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Trump Pleads Not Guilty on 34 Counts Related to Hush Money Indictment

Written by on April 4, 2023

Former U.S. President Donald Trump pleaded not guilty Tuesday in a state court in Manhattan to 34 charges linked to a $130,000 hush money payment to porn actress Stormy Daniels just ahead of his 2016 presidential election victory to silence her about her claim of an alleged tryst with him a decade earlier.

It is the first indictment ever filed against a current or former U.S. leader.

Trump has long denied her claim of a one-night encounter but not that his one-time lawyer and political fixer, Michael Cohen, made the payment to Daniels and that reimbursement payments to Cohen were recorded on a Trump Organization business ledger as legal expenses. Trump disputes the payment was related to his presidential campaign seven years ago.

The 76-year-old Trump oversaw his real estate business empire and was a fixture in the city’s glitzy, tabloid social world for decades before becoming president. But now for the first time, he was appearing in his home city as a defendant, even as early national polls show him leading the race for the 2024 Republican presidential nomination as he tries to reclaim the White House.

Americans are sharply divided politically about Trump and long accustomed to watching his every move on television. But in an age of mass media and constant videos of his life throughout the country, they won’t be able to watch Trump in court. New York State Supreme Court Justice Juan Merchan rejected media requests to televise the proceedings but said he would allow a pool of photographers to take pictures of Trump and others just before starting his arraignment.

The indictment against Trump remained sealed, so the exact charges and any supporting evidence could remain secret until it is publicly disclosed during the arraignment.

Shortly before, Trump was booked and fingerprinted like any criminal defendant. But authorities say in deference to his standing as a former president, he was unlikely to be handcuffed or paraded before photographers in a so-called “perp walk.” It was not immediately known whether a mug shot was taken.

Dozens of police assembled at the courthouse and at Trump Tower six kilometers away, where Trump spent the night at his residence and had last-minute strategy talks with his lawyers. Trump’s Secret Service detail mapped out his passage into the courthouse and his walk to Merchan’s courtroom.

The White House declined to discuss security arrangements but said the government is “always prepared” for whatever might unfold if protests erupt for or against Trump and District Attorney Alvin Bragg, the prosecutor in the case. Before the court hearing, pro-Trump demonstrators scuffled with some of his detractors in a park across the street from the courthouse.

New York City Mayor Eric Adams warned that “rabble rousers” coming to the city to protest had better behave.

“Our message is clear and simple: Control yourselves. New York City is our home, not a playground for your misplaced anger,” he said.

When asked if he thought there would be unrest in the city, President Joe Biden, who was touring a factory in Minnesota on Monday, replied, “No. I have faith in the New York Police Department.”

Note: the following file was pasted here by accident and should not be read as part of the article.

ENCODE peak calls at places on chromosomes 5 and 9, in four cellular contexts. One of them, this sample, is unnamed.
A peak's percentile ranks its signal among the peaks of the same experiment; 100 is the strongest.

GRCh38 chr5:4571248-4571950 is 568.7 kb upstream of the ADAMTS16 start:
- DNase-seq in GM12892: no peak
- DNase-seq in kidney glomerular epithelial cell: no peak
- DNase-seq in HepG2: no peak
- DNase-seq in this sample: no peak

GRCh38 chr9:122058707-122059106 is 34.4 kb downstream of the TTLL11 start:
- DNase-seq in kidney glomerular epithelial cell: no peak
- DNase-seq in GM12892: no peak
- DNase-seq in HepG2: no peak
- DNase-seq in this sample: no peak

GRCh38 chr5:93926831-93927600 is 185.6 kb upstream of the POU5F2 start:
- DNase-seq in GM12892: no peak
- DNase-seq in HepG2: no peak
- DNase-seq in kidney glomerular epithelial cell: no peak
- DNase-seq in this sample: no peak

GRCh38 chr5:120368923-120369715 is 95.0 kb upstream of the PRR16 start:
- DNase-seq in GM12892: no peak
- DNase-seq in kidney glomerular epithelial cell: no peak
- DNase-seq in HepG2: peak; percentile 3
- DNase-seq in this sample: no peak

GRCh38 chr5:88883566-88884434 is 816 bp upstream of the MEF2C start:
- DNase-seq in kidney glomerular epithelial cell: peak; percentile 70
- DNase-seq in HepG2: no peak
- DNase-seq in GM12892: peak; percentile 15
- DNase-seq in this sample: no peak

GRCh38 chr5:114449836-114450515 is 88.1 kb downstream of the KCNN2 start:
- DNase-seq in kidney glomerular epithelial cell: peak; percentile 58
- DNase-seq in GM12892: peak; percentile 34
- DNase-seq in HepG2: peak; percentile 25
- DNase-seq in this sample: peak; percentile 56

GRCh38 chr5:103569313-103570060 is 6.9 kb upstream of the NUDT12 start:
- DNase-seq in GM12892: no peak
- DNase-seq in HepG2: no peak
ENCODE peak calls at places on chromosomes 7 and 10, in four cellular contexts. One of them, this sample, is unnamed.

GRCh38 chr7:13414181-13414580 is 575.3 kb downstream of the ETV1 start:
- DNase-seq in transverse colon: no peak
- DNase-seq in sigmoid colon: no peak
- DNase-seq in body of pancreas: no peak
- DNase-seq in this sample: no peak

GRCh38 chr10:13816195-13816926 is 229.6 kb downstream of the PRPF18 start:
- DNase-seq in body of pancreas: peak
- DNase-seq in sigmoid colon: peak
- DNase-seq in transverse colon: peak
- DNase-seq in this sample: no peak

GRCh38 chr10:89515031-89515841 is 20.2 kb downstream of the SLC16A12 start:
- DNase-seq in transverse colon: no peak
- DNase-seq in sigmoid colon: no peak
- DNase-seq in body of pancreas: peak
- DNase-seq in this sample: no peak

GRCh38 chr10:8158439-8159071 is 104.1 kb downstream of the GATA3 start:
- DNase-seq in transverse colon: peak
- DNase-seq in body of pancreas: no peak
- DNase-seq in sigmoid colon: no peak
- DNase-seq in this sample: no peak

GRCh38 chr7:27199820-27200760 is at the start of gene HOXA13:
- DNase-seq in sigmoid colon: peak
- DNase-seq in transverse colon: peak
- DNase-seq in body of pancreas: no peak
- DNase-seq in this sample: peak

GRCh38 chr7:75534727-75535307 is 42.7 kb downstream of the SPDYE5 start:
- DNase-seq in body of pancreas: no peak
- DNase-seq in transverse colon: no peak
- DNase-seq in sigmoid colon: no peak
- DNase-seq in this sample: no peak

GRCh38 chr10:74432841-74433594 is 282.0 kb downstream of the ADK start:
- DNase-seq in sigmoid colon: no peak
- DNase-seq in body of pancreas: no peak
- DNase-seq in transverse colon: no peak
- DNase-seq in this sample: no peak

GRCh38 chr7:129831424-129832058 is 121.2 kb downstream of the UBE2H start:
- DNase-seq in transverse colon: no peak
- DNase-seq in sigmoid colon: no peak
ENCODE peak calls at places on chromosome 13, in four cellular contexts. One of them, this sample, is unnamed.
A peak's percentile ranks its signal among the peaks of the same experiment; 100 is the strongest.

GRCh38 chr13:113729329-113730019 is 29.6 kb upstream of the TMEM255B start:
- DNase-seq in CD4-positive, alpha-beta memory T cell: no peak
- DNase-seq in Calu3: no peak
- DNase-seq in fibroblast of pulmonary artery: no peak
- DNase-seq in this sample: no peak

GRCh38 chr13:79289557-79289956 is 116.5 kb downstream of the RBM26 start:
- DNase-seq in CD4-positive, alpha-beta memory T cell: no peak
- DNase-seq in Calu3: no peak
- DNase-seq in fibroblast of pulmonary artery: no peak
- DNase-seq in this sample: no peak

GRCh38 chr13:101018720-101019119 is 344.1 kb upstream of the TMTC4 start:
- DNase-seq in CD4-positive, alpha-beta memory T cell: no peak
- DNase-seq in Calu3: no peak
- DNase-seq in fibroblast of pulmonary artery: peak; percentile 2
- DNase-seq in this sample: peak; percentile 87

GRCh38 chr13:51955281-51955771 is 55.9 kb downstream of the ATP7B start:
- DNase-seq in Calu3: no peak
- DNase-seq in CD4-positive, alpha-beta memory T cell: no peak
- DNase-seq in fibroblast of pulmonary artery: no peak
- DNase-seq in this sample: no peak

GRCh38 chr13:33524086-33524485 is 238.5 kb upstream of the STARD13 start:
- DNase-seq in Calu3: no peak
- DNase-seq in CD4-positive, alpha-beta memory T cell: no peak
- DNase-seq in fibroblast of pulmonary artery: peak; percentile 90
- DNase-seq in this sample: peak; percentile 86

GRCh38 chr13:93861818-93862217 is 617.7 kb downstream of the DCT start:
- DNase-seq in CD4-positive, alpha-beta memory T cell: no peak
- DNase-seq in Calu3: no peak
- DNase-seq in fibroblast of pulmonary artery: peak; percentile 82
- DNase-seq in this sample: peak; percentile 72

Barricades were erected to restrict traffic near the courthouse, but Republican Representative Marjorie Taylor Greene, a Trump ally, and the New York Young Republican Club, planned a “peaceful protest” against Bragg across the street from the courthouse.

Trump has criticized Bragg on social media for what he says is a political “witch hunt” against him and called the Black prosecutor an “animal” and a “racist.” Trump has contended the judge “hates me” after Merchan, in a separate case earlier this year, fined subsidiaries of the Trump Organization $1.6 million in a tax fraud scheme.

After the proceeding, Trump plans to fly back to Florida, where he will deliver remarks Tuesday night from his Mar-a-Lago estate and gather with his supporters.

Since his indictment last Thursday, Trump’s campaign said it has raised $8 million and logged more than 16,000 volunteer sign-ups, which campaign spokesman Steven Cheung said were “key indicators that Americans from all backgrounds are sick and tired of the weaponization of the justice system against President Trump and his supporters.”

The former president is also facing other criminal investigations that could result in more charges against him, or possibly exonerate him of wrongdoing. They include federal probes of his efforts to upend his 2020 reelection loss to Biden, including Trump’s role in encouraging supporters to try to block Congress from certifying Biden’s victory on January 6, 2021, and his retention of classified documents at Mar-a-Lago. He was required to turn over the material to the National Archives when he left office.

Meanwhile, in a narrower case, a prosecutor in the southern state of Georgia is probing Trump’s efforts there to reverse Biden’s win when Trump asked state election officials to “find” him enough votes to claim victory.

While the details of the New York hush money case remained undisclosed, the outcome of any trial could hinge on the intent behind the payment to Daniels. Cohen pleaded guilty to several offenses linked to the transactions and served more than a year in prison.

On Sunday, Trump lawyer Joe Tacopina told CNN the payment to Daniels was a “personal expenditure, not a campaign expenditure.” The Wall Street Journal first reported the payment in early 2018.


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